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|Subject: Re: Bond Fund Investor Stupidity||Date: 1/12/2013 3:08 PM|
|Author: globalist2013||Number: 34658 of 35930|
But take a step back and review what has happened in this country since the late '70s and the passage of ERISA. Most workers used to be able to count on a Defined Benefits pension upon retirement. What are the numbers these days of those who are eligible? Most DB plans have been converted to Defined Contribution plans, and the typical structure and match for those plans is pretty crappy. Most workers need not only capture whatever match might be available to them and shelter whatever wages they can, but contribute the max to an IRA each year. In other words, between the enforced savings of paying SSI and Medicare taxes, most workers also need to be saving the max allowed by 401k/403b plans and the max allowed for yearly IRA contributions, or a savings rate in the neighborhood of 20% to 25%, not the 3% to 5% commonly reported as the median savings rate. Then, having gathered those assets, they need to put them to work.
You're right. Most aren't going to save or invest, and they will have to work until they die, or they will depend on the government to keep them from starving. So their choice is simple. They can fiddle and play all summer of their lives, as the grasshopper does in the folk tale, or they can work and harvest like the ant, so they can get themselves through the coming winter of their later years.
I've been a worker. I put myself through collage working 70-80 hours a week in the summer. I raised a family on hours of work that often went to 12 hours days, 7 days a week. The last thing anyone in those circumstances wants to do when he comes home is another 2 to 4 managing money. But that second job has to be done, and done well. The average work-week in this county is less than 40. Commute time adds a lot of hours. But it's a rare person who can't find four hours a week to manage their money. That they choose not to find those hours, or use them effectively, is going to cause them grief down the road. The often suggested workaround is "find an adviser". But their track records, as Dalbar reports, is pretty crappy, too. In most cases, the potentially best manager is the owner of those assets.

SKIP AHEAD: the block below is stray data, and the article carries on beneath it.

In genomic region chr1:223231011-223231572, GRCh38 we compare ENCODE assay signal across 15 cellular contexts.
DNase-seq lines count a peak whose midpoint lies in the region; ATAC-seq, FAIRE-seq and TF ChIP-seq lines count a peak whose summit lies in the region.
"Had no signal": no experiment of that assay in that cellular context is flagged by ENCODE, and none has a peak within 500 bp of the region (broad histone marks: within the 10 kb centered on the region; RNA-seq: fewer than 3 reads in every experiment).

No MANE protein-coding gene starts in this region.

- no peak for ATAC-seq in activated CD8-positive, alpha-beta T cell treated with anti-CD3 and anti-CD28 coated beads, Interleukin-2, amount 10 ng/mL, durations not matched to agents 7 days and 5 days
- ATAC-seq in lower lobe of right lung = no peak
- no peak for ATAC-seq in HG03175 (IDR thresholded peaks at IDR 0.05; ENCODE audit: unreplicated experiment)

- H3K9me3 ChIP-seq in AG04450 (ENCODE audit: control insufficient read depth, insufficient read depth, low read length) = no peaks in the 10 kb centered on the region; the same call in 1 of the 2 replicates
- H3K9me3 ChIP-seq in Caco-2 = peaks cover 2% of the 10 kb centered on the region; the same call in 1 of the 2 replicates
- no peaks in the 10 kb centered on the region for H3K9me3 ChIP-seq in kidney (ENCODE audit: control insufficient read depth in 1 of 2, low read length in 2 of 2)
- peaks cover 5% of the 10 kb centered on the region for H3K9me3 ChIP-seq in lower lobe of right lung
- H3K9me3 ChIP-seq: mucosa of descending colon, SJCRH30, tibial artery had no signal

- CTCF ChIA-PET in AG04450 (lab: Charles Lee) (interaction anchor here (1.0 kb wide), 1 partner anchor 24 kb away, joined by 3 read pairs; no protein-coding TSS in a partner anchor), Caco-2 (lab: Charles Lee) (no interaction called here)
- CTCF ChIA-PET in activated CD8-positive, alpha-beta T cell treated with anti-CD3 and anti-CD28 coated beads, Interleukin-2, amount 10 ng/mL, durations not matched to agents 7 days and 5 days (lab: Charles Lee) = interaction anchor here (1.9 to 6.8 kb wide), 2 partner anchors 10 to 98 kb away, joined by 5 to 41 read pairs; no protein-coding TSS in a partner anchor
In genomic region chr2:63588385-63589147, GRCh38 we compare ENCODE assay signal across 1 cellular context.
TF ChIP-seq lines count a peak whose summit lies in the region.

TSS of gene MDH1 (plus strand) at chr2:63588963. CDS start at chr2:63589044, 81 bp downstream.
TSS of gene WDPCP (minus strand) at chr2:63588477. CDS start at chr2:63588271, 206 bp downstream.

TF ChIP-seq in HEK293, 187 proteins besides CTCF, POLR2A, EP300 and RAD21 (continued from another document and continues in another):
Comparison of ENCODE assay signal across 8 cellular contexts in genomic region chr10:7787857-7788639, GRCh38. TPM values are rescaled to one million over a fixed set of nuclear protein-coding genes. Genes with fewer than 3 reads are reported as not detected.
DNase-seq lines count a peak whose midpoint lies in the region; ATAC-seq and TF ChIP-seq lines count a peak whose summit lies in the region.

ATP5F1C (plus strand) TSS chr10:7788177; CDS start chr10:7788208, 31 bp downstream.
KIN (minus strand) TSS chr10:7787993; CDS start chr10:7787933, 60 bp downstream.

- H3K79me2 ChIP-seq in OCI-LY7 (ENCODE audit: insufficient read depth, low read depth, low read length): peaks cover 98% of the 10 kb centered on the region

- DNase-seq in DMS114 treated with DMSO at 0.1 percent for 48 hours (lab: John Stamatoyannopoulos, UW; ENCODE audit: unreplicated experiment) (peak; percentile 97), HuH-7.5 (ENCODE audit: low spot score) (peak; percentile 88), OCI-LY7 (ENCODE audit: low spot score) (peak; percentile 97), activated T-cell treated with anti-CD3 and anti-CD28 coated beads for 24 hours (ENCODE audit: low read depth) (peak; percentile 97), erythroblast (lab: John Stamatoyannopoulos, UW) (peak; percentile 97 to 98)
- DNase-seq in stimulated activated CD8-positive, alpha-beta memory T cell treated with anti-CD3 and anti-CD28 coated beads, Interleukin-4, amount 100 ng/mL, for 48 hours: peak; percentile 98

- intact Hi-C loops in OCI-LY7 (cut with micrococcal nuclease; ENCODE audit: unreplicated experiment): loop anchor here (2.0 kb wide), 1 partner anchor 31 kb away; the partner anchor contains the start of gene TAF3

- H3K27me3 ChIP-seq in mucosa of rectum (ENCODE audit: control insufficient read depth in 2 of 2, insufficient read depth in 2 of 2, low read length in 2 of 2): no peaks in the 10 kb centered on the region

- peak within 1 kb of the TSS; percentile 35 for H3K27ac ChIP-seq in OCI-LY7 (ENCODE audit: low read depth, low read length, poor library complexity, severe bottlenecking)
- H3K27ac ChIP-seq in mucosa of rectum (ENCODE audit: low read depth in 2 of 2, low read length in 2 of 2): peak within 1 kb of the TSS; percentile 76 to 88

For the most part, poverty is a choice in which one has no good choices, for having squandered one's assets and opportunities. That poverty isn't necessary. Dollars could be saved and invested. Whether the saving and investing is considered a 'noble' activity, or merely the gambling game that it really is, makes no difference in terms of potential final results. But the latter is the far more effective approach. People understand games. People play games, and they don't mind the back and forth of win and lose. Investing is a game that can be won, but it can't be won without loses. The thought of having to accept those losses in order to get to the wins is what panics people. So they try to manage risk by avoiding it, and they end up losing big anyway. But if money is going to be lost no matter what, why not turn those losses into lessons that can improve one's game? Pick a sport, any sport. It doesn't matter. No one slams home runs the first time at bat. No one pulls consistent money out of markets on ten minutes of instruction or practice. That's just not enough time to gain the experience that leads to good judgment. Even 4 hours/week isn't enough unless the effort is consistent and it represents many, many years of 4 hours/week. Then, the payoffs begin to happen.
I know I'm a driven person. I did my first stock trade when I was ten. What kid do you know today who is reading the financial pages because he finds the numbers interesting? But investing was part of family life in my house. My blue-collar, not college-educated parents were old-fashioned patriots whose love for their country was expressed by being fractional owners of its companies. For birthdays, we were given stock shares. When the quarterly dividends came, we were escorted down to the bank where those dividends were deposited in a passbook savings account. "Thrift-saving-investing" was what we kids saw in our house, and it's what we continued into our adult lives. That model isn't unrealistic, and it needs to be replicated far more widely.
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